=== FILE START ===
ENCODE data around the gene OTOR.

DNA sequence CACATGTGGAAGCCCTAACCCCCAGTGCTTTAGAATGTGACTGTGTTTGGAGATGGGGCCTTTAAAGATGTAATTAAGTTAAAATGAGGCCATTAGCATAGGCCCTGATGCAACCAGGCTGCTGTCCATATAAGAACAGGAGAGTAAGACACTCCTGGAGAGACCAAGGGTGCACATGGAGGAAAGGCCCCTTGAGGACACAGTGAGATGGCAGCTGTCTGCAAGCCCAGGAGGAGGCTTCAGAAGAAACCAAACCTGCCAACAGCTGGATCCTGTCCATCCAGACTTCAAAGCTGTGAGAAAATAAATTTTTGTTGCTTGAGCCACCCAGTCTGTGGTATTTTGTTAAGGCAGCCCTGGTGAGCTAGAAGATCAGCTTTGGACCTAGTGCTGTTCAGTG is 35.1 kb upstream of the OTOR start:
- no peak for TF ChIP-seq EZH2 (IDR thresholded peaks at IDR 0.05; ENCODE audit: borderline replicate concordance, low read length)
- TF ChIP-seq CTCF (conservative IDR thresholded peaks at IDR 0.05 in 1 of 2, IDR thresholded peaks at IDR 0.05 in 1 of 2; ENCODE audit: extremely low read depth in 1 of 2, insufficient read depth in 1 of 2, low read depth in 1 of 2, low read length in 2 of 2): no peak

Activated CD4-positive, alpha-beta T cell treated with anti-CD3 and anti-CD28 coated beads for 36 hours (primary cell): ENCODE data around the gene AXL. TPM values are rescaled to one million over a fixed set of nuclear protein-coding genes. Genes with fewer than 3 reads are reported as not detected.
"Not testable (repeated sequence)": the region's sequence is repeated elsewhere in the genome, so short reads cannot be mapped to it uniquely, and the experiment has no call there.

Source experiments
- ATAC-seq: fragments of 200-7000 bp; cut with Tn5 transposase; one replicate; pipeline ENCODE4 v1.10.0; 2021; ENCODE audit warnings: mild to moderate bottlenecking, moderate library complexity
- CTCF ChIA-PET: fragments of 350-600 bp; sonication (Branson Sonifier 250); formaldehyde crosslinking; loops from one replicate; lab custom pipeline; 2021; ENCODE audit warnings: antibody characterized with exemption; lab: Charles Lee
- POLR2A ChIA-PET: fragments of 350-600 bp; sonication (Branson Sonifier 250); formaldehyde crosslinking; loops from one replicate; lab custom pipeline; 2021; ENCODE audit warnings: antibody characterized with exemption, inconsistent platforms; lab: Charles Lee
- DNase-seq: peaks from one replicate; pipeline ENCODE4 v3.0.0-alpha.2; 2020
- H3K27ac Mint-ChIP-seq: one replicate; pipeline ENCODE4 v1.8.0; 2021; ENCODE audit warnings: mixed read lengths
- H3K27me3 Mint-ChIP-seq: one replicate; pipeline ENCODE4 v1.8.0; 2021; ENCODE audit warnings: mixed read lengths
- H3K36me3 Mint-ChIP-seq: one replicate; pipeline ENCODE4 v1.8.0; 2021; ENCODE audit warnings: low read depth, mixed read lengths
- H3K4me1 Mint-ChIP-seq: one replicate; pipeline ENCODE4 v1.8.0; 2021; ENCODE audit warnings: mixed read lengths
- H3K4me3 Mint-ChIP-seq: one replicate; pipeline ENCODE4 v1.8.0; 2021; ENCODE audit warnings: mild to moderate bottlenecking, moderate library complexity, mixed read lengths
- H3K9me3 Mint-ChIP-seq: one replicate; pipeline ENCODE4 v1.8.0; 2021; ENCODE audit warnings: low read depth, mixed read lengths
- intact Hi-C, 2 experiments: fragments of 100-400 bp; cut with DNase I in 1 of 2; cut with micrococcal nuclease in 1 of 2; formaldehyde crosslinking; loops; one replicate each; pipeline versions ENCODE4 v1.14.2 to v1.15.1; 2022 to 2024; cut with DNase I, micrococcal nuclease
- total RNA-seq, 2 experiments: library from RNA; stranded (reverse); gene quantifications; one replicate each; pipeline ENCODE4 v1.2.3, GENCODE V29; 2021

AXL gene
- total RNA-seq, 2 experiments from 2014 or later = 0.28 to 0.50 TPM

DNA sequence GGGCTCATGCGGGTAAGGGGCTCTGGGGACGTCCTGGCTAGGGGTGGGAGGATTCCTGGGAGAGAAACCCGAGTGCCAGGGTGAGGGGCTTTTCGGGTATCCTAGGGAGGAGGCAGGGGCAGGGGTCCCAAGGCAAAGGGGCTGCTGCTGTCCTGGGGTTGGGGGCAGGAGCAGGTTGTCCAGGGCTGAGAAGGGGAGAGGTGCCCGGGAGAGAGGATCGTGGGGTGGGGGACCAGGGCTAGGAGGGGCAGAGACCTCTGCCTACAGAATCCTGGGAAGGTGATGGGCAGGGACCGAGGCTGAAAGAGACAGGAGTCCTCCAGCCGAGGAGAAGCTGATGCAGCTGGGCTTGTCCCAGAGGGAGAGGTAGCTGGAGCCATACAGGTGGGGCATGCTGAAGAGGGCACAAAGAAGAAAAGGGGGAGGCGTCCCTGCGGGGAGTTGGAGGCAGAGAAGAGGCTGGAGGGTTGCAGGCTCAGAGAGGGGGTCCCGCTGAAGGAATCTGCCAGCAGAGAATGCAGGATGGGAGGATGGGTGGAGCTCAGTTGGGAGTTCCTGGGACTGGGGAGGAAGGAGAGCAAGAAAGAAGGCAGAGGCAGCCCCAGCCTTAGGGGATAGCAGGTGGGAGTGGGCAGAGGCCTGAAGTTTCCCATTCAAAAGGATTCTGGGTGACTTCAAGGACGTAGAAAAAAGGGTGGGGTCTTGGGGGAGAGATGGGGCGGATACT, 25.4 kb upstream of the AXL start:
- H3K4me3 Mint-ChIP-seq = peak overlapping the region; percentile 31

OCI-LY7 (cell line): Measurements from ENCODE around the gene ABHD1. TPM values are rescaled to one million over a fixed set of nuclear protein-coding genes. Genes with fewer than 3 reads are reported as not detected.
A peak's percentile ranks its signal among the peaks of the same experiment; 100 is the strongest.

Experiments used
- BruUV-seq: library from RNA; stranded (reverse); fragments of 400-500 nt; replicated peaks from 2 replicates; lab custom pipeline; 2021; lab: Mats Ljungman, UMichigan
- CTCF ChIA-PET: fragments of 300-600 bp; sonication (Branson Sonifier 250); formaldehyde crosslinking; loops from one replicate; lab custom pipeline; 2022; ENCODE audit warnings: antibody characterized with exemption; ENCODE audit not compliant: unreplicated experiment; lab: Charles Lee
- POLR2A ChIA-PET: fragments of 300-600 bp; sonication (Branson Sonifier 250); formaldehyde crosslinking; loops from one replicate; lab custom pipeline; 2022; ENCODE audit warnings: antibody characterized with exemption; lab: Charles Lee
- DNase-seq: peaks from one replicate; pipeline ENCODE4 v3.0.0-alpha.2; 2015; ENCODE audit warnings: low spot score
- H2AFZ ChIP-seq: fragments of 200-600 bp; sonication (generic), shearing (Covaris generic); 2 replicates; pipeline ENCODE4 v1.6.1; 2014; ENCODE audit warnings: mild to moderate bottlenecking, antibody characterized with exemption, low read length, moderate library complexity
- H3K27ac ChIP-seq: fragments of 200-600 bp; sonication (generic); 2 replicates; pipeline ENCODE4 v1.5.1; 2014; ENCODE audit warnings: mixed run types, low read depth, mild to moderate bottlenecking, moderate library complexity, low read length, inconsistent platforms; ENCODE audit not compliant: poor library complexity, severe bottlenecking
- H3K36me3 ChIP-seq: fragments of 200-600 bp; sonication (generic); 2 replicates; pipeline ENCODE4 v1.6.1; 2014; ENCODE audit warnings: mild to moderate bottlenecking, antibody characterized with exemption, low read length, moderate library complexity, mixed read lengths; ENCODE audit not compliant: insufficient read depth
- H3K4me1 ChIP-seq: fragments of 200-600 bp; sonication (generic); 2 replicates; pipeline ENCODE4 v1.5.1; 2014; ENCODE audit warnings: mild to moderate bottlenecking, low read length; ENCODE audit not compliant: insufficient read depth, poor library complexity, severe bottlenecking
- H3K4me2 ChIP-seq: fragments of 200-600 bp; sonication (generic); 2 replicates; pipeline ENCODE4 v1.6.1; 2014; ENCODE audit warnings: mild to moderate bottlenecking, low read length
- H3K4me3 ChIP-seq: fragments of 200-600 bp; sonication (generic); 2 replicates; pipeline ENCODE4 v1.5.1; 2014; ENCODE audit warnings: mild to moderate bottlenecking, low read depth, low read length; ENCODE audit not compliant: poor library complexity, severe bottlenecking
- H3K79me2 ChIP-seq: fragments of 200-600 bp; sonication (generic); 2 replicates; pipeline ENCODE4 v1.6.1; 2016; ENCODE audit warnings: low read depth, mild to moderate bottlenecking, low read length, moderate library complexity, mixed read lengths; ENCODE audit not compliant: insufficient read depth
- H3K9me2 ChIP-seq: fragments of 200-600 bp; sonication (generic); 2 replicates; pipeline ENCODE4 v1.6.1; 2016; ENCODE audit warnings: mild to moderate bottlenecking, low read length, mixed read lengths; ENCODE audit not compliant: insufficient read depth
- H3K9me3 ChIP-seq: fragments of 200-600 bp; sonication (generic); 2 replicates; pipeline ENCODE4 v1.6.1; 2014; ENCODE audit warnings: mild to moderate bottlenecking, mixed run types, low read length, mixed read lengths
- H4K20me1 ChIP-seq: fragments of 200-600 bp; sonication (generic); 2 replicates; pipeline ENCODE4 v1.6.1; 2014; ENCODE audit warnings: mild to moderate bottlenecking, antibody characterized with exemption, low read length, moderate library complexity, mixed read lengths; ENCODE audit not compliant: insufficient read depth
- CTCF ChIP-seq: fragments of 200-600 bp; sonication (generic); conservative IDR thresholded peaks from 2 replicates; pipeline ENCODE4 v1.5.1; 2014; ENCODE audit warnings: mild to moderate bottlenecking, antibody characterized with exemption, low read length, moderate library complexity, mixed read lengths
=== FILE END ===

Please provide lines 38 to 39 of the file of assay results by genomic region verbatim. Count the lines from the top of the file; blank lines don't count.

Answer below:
- H3K9me2 ChIP-seq: fragments of 200-600 bp; sonication (generic); 2 replicates; pipeline ENCODE4 v1.6.1; 2016; ENCODE audit warnings: mild to moderate bottlenecking, low read length, mixed read lengths; ENCODE audit not compliant: insufficient read depth
- H3K9me3 ChIP-seq: fragments of 200-600 bp; sonication (generic); 2 replicates; pipeline ENCODE4 v1.6.1; 2014; ENCODE audit warnings: mild to moderate bottlenecking, mixed run types, low read length, mixed read lengths